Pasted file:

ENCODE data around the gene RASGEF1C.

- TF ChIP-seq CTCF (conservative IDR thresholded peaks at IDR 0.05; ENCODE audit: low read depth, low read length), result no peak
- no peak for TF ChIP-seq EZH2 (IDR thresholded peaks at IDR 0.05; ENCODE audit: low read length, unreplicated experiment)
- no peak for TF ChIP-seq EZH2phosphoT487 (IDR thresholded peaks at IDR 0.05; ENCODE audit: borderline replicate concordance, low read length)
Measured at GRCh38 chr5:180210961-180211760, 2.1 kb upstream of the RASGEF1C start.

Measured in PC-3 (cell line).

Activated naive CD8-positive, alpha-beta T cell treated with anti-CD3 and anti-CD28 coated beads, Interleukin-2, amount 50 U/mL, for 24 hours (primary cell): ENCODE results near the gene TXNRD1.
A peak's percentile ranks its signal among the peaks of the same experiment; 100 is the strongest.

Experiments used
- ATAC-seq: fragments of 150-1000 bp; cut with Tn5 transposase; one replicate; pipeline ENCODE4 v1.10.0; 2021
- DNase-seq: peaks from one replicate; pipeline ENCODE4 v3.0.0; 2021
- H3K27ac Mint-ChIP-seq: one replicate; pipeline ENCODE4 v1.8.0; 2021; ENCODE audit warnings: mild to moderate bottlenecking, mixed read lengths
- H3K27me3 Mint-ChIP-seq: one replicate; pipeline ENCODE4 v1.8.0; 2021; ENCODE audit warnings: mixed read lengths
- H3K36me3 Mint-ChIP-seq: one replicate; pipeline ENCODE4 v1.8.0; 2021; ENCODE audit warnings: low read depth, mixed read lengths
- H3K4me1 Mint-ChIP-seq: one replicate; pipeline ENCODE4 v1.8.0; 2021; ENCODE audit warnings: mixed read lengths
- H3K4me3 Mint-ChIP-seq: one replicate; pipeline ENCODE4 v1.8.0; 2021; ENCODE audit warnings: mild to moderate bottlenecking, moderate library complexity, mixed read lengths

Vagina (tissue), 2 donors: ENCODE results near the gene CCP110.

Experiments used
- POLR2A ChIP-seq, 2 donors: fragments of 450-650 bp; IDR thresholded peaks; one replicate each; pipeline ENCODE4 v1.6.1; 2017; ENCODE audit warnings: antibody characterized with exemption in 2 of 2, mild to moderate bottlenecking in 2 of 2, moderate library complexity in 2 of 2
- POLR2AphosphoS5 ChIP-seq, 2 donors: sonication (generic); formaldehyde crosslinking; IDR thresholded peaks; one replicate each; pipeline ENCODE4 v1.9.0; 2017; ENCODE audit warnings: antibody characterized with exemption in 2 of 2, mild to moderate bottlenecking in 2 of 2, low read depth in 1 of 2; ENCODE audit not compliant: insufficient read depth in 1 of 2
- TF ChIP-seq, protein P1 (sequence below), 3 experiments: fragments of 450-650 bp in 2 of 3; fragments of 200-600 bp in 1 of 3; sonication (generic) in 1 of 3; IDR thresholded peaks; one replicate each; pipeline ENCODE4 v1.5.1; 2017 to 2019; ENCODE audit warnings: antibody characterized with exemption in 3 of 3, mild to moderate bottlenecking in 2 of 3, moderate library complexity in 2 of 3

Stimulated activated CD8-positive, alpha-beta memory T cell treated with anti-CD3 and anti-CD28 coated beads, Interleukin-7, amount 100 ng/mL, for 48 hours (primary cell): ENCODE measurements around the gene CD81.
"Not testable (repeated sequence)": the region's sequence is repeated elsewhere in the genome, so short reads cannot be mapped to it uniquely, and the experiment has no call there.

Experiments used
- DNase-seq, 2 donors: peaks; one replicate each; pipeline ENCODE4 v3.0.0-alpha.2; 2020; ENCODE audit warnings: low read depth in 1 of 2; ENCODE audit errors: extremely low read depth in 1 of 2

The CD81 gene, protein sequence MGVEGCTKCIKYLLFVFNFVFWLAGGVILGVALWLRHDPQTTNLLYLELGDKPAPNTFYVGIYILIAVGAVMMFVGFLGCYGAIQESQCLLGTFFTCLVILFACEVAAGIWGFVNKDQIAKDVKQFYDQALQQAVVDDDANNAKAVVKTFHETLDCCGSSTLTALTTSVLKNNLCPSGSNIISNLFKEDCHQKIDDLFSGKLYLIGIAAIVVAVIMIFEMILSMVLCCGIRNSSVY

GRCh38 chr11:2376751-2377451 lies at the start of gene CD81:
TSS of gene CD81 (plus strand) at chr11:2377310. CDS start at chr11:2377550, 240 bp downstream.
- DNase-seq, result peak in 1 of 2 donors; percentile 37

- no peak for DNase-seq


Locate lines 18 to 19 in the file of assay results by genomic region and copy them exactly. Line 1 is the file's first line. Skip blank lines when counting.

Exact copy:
Experiments used
- POLR2A ChIP-seq, 2 donors: fragments of 450-650 bp; IDR thresholded peaks; one replicate each; pipeline ENCODE4 v1.6.1; 2017; ENCODE audit warnings: antibody characterized with exemption in 2 of 2, mild to moderate bottlenecking in 2 of 2, moderate library complexity in 2 of 2